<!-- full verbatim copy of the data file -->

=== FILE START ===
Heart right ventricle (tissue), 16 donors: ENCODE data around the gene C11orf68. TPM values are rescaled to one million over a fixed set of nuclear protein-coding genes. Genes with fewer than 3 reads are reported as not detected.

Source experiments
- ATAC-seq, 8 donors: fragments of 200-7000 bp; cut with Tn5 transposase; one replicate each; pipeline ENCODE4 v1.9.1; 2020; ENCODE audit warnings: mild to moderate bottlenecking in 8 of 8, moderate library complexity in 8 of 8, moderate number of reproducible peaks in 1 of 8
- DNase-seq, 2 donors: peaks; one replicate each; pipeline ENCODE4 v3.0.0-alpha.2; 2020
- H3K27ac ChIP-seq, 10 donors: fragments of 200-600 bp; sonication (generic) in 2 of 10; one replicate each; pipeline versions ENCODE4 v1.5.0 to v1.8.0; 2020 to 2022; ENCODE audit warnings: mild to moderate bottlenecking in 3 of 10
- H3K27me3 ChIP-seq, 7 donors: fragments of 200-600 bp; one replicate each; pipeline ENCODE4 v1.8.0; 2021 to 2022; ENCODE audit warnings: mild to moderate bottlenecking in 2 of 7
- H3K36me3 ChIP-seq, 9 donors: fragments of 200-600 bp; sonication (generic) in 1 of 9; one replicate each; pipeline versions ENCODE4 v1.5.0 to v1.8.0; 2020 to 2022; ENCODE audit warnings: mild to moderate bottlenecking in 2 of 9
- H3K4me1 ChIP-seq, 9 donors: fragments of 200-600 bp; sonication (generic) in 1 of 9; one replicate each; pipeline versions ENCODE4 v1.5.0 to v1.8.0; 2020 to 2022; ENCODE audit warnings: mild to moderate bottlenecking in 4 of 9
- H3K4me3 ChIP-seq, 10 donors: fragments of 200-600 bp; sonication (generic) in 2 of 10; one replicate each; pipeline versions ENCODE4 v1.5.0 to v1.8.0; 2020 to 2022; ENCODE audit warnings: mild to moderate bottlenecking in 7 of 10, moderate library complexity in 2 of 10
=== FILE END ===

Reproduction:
Heart right ventricle (tissue), 16 donors: ENCODE data around the gene C11orf68. TPM values are rescaled to one million over a fixed set of nuclear protein-coding genes. Genes with fewer than 3 reads are reported as not detected.

Source experiments
- ATAC-seq, 8 donors: fragments of 200-7000 bp; cut with Tn5 transposase; one replicate each; pipeline ENCODE4 v1.9.1; 2020; ENCODE audit warnings: mild to moderate bottlenecking in 8 of 8, moderate library complexity in 8 of 8, moderate number of reproducible peaks in 1 of 8
- DNase-seq, 2 donors: peaks; one replicate each; pipeline ENCODE4 v3.0.0-alpha.2; 2020
- H3K27ac ChIP-seq, 10 donors: fragments of 200-600 bp; sonication (generic) in 2 of 10; one replicate each; pipeline versions ENCODE4 v1.5.0 to v1.8.0; 2020 to 2022; ENCODE audit warnings: mild to moderate bottlenecking in 3 of 10
- H3K27me3 ChIP-seq, 7 donors: fragments of 200-600 bp; one replicate each; pipeline ENCODE4 v1.8.0; 2021 to 2022; ENCODE audit warnings: mild to moderate bottlenecking in 2 of 7
- H3K36me3 ChIP-seq, 9 donors: fragments of 200-600 bp; sonication (generic) in 1 of 9; one replicate each; pipeline versions ENCODE4 v1.5.0 to v1.8.0; 2020 to 2022; ENCODE audit warnings: mild to moderate bottlenecking in 2 of 9
- H3K4me1 ChIP-seq, 9 donors: fragments of 200-600 bp; sonication (generic) in 1 of 9; one replicate each; pipeline versions ENCODE4 v1.5.0 to v1.8.0; 2020 to 2022; ENCODE audit warnings: mild to moderate bottlenecking in 4 of 9
- H3K4me3 ChIP-seq, 10 donors: fragments of 200-600 bp; sonication (generic) in 2 of 10; one replicate each; pipeline versions ENCODE4 v1.5.0 to v1.8.0; 2020 to 2022; ENCODE audit warnings: mild to moderate bottlenecking in 7 of 10, moderate library complexity in 2 of 10